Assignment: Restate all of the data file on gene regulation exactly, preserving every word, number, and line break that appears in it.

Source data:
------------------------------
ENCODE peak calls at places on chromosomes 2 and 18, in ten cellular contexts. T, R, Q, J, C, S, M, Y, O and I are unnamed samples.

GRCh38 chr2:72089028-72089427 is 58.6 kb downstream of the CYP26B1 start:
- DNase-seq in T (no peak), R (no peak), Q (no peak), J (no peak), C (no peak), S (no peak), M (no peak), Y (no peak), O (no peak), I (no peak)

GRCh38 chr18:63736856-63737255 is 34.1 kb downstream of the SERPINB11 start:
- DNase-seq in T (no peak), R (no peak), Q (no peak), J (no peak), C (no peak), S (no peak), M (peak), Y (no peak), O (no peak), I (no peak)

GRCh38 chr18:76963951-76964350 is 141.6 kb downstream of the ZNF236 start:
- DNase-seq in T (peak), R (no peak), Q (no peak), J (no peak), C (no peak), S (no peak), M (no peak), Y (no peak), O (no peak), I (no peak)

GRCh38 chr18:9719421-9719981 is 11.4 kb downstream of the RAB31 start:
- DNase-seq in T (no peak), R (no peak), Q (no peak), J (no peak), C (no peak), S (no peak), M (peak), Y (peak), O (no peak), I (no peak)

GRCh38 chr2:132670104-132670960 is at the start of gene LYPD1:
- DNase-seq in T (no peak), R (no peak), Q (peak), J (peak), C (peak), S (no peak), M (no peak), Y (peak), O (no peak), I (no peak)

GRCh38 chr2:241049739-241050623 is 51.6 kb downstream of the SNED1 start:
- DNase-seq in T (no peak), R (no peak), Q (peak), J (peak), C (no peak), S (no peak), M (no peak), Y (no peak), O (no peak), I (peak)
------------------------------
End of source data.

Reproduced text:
ENCODE peak calls at places on chromosomes 2 and 18, in ten cellular contexts. T, R, Q, J, C, S, M, Y, O and I are unnamed samples.

GRCh38 chr2:72089028-72089427 is 58.6 kb downstream of the CYP26B1 start:
- DNase-seq in T (no peak), R (no peak), Q (no peak), J (no peak), C (no peak), S (no peak), M (no peak), Y (no peak), O (no peak), I (no peak)

GRCh38 chr18:63736856-63737255 is 34.1 kb downstream of the SERPINB11 start:
- DNase-seq in T (no peak), R (no peak), Q (no peak), J (no peak), C (no peak), S (no peak), M (peak), Y (no peak), O (no peak), I (no peak)

GRCh38 chr18:76963951-76964350 is 141.6 kb downstream of the ZNF236 start:
- DNase-seq in T (peak), R (no peak), Q (no peak), J (no peak), C (no peak), S (no peak), M (no peak), Y (no peak), O (no peak), I (no peak)

GRCh38 chr18:9719421-9719981 is 11.4 kb downstream of the RAB31 start:
- DNase-seq in T (no peak), R (no peak), Q (no peak), J (no peak), C (no peak), S (no peak), M (peak), Y (peak), O (no peak), I (no peak)

GRCh38 chr2:132670104-132670960 is at the start of gene LYPD1:
- DNase-seq in T (no peak), R (no peak), Q (peak), J (peak), C (peak), S (no peak), M (no peak), Y (peak), O (no peak), I (no peak)

GRCh38 chr2:241049739-241050623 is 51.6 kb downstream of the SNED1 start:
- DNase-seq in T (no peak), R (no peak), Q (peak), J (peak), C (no peak), S (no peak), M (no peak), Y (no peak), O (no peak), I (peak)